ATWATER -- Buhach Colony High School is taking on a global perspective.
The high school on Buhach Road in Atwater is joining the International Baccalaureate Diploma Programme, a Swiss-based worldwide program that has its students thinking well beyond their local confines -- giving them an advantage over others in their future studies.
"Essentially IB challenges students to step outside their small world and apply knowledge and skills that go across all cultures and countries," Principal Stacy McAfee said. "It's a huge thing for our campus."
McAfee said ideally the school will get 30 to 40 students committed to undertaking the program in their junior and senior years. This fall, a group of freshmen and sophomores are preparing for the program, which they will take next year.
There are 2,062 schools worldwide in the IB program, which began in 1971.
Steve Hobbs, the school's assistant principal for guidance, said the international program is more student-centered than conventional instruction. It's the teacher's responsibility to design the IB courses.
"The teacher becomes more of a facilitator," Hobbs said. "This program is not for everybody; this is going to be some work. Students drive the instruction."
Buhach Colony students must complete all requirements for a Merced Union High School District-issued diploma. They will take six specific IB courses, including language A, language B, math, science, individuals in society, and electives, including a course titled "Theory of Knowledge."
All six subjects are connected and interrelated.
McAfee said the school will be applying for final authorization in March and will know by July if it has been accepted. IB representatives will be visiting the school March 4-5 and an IB world team will visit the campus this fall.
McAfee said Modesto High School has had the program for 20 years and it has been in effect at Fresno High for a decade. There is a three- to four-year application process before the program is fully authorized.
A global perspective
Teacher-librarian Julie Cook said she is developing a collection of international titles and textbooks for IB participants.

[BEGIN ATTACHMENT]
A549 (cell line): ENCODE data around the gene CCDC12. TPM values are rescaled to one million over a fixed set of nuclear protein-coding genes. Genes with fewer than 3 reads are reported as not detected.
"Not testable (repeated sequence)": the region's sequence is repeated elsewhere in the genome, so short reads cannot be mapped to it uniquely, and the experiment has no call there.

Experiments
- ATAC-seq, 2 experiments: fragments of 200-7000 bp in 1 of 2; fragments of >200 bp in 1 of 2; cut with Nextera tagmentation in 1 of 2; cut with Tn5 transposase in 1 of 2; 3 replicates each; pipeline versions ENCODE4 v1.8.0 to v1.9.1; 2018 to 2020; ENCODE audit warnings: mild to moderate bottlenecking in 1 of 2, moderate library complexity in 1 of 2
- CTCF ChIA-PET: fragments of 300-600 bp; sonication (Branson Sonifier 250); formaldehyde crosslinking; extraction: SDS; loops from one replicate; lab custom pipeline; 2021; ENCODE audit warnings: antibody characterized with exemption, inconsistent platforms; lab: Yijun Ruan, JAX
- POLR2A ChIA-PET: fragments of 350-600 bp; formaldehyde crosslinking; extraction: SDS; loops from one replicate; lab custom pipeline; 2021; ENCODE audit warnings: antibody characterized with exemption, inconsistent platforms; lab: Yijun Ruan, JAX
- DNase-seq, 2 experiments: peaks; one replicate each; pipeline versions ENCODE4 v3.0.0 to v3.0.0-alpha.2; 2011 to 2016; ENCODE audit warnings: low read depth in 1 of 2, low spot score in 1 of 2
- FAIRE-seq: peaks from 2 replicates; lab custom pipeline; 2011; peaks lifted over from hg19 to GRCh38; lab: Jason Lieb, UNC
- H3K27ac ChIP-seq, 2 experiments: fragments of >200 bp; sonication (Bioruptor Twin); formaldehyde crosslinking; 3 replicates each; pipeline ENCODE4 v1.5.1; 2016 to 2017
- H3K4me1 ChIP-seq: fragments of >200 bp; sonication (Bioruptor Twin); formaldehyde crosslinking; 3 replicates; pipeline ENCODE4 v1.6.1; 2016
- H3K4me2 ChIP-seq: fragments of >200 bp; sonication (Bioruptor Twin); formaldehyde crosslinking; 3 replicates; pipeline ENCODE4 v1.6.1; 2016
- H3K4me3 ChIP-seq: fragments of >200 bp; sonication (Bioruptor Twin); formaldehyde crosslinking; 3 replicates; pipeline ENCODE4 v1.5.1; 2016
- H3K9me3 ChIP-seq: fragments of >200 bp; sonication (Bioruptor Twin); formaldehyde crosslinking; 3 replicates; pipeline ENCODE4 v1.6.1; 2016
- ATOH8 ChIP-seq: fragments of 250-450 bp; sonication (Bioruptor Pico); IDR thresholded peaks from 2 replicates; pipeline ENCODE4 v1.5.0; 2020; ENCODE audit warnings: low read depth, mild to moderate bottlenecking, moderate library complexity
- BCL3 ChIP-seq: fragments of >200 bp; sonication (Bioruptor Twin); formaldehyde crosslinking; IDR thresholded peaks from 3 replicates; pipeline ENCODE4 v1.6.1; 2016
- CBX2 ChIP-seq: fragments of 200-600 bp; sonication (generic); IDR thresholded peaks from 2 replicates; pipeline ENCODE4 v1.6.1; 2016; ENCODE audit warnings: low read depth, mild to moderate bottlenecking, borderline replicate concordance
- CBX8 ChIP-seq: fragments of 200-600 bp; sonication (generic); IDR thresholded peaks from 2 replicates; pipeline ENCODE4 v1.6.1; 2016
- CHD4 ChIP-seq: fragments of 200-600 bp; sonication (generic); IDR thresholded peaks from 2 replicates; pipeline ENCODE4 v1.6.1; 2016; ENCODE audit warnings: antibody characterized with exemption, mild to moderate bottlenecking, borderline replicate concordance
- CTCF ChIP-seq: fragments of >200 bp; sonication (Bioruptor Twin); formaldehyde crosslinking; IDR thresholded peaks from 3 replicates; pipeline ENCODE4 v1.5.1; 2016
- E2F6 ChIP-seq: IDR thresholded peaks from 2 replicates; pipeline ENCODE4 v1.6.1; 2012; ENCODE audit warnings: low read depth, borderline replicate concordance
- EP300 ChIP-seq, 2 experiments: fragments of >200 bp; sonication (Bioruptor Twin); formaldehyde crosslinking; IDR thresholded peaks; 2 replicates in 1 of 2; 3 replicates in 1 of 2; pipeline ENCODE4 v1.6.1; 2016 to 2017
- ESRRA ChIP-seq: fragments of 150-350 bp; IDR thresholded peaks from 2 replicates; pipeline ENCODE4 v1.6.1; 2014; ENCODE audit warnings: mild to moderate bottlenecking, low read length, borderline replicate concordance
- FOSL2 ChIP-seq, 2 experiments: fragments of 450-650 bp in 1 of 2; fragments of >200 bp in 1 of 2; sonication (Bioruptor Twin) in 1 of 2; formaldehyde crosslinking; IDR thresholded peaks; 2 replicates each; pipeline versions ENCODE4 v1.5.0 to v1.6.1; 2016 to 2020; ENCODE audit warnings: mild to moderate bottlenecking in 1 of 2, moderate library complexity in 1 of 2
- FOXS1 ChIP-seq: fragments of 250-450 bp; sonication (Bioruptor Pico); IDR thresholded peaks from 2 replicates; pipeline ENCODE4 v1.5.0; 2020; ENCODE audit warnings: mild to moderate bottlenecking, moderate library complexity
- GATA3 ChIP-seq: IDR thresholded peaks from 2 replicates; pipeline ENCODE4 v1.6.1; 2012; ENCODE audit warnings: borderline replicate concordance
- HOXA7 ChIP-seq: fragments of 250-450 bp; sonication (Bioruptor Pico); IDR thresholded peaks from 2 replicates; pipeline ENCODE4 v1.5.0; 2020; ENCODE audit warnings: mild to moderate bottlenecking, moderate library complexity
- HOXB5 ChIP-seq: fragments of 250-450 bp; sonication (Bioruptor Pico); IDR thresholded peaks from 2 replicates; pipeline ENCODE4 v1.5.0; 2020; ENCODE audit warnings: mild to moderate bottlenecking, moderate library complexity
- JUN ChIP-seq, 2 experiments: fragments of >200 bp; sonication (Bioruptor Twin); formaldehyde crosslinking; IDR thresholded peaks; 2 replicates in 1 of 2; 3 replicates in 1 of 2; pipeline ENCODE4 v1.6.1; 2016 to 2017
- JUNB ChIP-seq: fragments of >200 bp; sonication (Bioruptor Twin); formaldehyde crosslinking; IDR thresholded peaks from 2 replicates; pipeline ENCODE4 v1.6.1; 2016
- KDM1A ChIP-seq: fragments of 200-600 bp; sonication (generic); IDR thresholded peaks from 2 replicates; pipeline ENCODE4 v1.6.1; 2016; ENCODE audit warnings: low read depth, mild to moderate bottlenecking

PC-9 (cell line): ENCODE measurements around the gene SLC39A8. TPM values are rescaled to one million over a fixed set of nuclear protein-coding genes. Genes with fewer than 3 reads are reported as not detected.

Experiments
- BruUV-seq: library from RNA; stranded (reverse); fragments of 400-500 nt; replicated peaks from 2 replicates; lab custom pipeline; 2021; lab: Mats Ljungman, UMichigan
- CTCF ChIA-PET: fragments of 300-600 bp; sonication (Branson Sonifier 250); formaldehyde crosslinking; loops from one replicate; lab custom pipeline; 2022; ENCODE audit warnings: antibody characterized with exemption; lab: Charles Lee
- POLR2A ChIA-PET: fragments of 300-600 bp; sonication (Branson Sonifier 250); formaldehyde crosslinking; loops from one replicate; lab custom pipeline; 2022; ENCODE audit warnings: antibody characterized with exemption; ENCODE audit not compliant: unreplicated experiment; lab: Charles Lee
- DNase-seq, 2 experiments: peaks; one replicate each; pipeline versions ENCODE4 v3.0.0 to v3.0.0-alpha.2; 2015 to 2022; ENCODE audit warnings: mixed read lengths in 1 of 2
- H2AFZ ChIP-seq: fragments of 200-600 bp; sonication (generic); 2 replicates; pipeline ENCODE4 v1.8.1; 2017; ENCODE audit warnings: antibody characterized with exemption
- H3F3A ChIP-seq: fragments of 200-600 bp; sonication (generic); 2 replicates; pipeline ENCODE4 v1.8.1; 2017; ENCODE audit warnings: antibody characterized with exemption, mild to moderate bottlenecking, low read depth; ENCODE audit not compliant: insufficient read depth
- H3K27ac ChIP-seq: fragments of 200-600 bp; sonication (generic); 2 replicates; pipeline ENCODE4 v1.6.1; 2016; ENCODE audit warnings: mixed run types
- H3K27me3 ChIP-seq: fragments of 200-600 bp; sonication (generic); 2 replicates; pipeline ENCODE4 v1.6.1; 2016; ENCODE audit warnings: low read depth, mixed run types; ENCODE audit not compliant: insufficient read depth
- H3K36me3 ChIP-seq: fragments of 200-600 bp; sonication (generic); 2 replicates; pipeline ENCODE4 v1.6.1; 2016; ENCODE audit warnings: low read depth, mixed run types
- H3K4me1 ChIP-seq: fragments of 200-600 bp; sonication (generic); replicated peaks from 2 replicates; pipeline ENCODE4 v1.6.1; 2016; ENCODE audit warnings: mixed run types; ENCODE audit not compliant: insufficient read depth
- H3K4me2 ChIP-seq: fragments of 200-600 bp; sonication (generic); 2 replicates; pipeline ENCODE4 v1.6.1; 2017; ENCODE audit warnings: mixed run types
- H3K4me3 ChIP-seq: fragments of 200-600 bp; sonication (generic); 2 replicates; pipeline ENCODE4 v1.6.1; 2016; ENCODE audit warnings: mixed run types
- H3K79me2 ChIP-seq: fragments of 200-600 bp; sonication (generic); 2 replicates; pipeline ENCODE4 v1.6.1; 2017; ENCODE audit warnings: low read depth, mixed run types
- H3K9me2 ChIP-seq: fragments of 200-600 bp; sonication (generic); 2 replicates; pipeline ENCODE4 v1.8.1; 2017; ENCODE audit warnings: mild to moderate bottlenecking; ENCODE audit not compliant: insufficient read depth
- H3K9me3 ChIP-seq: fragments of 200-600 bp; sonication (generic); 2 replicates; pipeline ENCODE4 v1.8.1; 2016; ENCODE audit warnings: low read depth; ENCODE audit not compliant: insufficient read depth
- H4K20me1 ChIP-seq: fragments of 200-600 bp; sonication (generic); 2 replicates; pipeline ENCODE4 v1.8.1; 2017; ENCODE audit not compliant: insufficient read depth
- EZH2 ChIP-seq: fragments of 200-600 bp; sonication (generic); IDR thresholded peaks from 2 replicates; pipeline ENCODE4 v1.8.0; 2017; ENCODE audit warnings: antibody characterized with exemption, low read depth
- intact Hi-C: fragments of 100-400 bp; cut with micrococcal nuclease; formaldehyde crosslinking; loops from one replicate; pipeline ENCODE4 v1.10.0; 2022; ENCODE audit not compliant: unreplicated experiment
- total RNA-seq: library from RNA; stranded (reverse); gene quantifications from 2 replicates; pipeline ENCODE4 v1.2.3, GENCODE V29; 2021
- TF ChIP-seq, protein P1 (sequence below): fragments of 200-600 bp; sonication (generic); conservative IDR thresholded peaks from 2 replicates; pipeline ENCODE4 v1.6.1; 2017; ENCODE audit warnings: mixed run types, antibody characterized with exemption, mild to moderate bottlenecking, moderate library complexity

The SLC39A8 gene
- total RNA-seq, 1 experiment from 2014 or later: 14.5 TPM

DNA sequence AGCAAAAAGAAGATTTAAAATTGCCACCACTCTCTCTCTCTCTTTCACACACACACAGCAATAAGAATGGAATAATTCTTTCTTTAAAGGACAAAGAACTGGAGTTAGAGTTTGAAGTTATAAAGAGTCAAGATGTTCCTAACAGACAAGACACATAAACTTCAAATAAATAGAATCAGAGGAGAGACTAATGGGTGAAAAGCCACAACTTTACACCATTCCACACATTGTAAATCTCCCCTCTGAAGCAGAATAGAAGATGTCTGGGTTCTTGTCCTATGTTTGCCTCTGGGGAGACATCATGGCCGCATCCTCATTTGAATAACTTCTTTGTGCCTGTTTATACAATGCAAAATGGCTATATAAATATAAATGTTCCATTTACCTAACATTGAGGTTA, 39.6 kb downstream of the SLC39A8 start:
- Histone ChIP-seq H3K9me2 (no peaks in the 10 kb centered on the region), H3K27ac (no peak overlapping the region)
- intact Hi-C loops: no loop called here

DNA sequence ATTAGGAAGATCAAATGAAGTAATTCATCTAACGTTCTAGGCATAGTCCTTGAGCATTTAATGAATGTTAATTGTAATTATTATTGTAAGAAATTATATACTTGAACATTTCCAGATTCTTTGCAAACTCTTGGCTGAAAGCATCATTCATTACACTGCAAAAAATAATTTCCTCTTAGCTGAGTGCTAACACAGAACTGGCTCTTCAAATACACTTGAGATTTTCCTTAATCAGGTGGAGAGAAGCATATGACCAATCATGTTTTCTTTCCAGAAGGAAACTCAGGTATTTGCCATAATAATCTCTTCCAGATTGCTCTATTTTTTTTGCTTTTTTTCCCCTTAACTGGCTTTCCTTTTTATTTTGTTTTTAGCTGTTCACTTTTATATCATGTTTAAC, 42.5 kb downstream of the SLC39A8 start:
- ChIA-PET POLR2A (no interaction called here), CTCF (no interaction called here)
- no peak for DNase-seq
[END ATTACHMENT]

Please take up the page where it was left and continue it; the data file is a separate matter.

"I'm excited about the global-minded perspective," Cook said. "It works on growth of the whole student. A component of the program is community service and personal development."
The creativity, action and service component of the IB program involves 150 hours of community service in junior and senior years. IB participants must prepare an extensive 15-page, 4,000-word essay on a topic of their choice, which requires considerable research.
McAfee said IB students will have a different sequence of classes from other students. She confirmed that program requirements are very rigorous and will require a large commitment of time.
Hobbs said the theory of knowledge course spanning two years will force students to think and ask questions about issues with a worldwide perspective. He said it's an honor that Buhach Colony was selected to take part in the program.
IB students can get accepted at almost any college or university worldwide, McAfee said.
Twenty-four Buhach Colony staff members are on the IB team. Eleven of them will be going to Rice University in Texas on Feb. 25-27 for extended training.
McAfee said she already is being contacted by parents at the school and elsewhere who are interested in the IB program. Hobbs said the program will attract students from outside the high school district.
Reporter Doane Yawger can be reached at (209) 385-2407 or email@example.com.